Luxury sedan AWD system review – part 2

In part 1, we reviewed some basic knowledge of AWD system, BMW xDrive and Mercedes-Benz 4Matic system. Now we continue our discussion on Lexus and Audi.

Lexus: the IS250/350 AWD and GS350 AWD are using a planetary-gear center differential, plus a wet-type multi-disc clutch control to act as slip control. This is a very advanced and complex design. Because the multi-disc clutch can be 100% locked, it means Lexus’ AWD can handle the case that even front or rear wheels completely lose traction, than the rest side of the two wheels still have full power. The disadvantage of this design is it is complicated and the parts take space. Actually the IS/GS AWD are similar to an off road SUV – they have a separate transfer case to enclose the differential and the limit slip clutch unit.

The LS460AWD and LS600hl are different. They use a Torsen-C limited slip center differential. Torsen C is a mechanical device which has the ability to sense the tendency of slipping, before the slippage actually happened, and then mechanically transfer the torque to the wheel that has traction. We can say the Torsen differential is proactive. This system is all mechanical so it acts instantly. On the other hand, Torsen system has its shortcoming too. It cannot be 100% locked, so there are still slippery situations that it is unable to handle. Therefore in Lexus LS, it also borrows help from the car’s ABS system.

Please note that here the clutch control mentioned in the Lexus section is act as limited slip function, it should not be confused with the BMW xDrive’s coupling purpose. They are two totally different things.

Altough with such advanced and sophisticated design, Lexus seldom advertise their AWD system, or claim this is their selling point (I cannot even find an cutaway illustration of the Lexus AWD system). Perhaps Lexus vehicles are so well build that the Lexus management decided it is not necessary to add an extra selling point?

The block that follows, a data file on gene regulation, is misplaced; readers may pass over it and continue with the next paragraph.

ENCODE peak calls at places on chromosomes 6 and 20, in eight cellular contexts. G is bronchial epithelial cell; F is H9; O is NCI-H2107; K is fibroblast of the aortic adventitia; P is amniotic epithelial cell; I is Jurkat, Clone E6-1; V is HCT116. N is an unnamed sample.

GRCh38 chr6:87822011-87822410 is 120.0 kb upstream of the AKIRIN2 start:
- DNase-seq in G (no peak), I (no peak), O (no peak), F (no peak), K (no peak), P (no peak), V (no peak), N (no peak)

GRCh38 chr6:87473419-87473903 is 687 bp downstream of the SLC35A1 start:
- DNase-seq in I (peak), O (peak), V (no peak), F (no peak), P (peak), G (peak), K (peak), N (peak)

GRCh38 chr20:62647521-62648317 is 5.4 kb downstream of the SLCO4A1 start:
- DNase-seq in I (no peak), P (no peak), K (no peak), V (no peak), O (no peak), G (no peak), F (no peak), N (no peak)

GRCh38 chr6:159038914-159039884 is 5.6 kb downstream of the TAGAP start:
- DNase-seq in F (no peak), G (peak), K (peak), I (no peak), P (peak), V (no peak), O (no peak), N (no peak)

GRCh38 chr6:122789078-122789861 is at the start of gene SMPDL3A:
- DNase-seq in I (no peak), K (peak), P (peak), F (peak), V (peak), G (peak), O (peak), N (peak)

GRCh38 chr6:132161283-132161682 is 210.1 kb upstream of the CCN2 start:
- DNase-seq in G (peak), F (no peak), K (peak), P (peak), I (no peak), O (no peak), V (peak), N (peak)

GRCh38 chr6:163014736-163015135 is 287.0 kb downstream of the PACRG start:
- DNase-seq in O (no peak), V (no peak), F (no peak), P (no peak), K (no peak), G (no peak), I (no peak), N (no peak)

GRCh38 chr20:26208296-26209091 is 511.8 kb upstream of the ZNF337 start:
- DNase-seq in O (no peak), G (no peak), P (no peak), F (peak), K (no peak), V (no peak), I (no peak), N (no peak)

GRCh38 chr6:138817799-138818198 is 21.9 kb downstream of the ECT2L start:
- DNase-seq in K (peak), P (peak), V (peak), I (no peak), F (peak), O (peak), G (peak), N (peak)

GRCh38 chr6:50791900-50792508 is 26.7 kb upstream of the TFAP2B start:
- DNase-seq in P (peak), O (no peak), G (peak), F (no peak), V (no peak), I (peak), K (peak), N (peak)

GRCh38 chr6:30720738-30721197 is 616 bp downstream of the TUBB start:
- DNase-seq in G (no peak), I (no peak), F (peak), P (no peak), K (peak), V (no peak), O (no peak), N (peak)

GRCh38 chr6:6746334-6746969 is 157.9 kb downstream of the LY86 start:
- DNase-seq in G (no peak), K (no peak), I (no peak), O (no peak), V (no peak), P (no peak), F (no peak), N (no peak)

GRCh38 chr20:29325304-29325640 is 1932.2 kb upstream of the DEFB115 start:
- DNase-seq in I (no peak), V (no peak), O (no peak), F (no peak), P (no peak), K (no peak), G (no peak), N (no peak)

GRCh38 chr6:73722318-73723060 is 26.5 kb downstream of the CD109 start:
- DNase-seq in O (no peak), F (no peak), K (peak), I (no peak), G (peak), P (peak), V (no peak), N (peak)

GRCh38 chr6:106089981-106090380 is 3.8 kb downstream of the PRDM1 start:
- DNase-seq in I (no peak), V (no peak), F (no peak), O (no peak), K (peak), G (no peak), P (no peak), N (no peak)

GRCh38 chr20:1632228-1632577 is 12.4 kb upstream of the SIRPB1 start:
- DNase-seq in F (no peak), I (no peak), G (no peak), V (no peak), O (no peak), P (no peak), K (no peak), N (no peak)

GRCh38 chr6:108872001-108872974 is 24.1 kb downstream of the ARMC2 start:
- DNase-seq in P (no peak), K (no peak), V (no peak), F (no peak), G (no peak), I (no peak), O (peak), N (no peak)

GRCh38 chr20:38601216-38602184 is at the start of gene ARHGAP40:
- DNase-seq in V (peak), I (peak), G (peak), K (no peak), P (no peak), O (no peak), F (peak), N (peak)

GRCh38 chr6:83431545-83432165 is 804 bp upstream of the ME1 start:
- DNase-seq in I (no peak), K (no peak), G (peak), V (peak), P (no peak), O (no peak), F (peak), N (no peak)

(Image: Audi’s Quattro system with Torsen center differential)


(Image: Audi’s Quattro system with Crown Gear center differential)


Audi: The A3 is using the Haldex system as mentioned in Mercedes-Benz CLA class.

Before 2010, the Audi Quattro system is using a Torsen center differential. Some may not know, Torsen technology is owned by JTEKT, which is a subsidiary of the Toyota Group. So technically speaking, anything that uses Torsen, is actually developed (or licensed from) by Toyota.

Maybe Audi consider the development cost or licensing cost from Toyota is unnecessary, or Audi consider their own invention may be better. Starting from 2010 Audi RS5, they started to use Crown Gear Differential as the center differential, which is developed within the VW group. The crown gear differential has similar functionalities as Torsen. To be simple, you can treat Torsen and crown gear differential are substitution of each other.

One thing should be noted is that, Audi managed to integrate the center differential inside the transmission assembly, without using a separate transfer case like the Lexus. But the tradeoff is it must place the whole engine 100% in front of the front axle, which is exactly a front wheel drive layout. Such layout will cause heavy car nose, not an optimal weight distribution. This is also the reason why some of the Audi cars has front wheel drive version (because it is actually a FWD layout!). To your surprise, in European market the flagship sedan A8 even has a FWD trim available.

One comment to Luxury sedan AWD system review – part 2

  • KiwiME  says:

    “To be simple, you can treat Torsen and crown gear differential are substitution of each other.”
    I think that is completely incorrect and needs further research.

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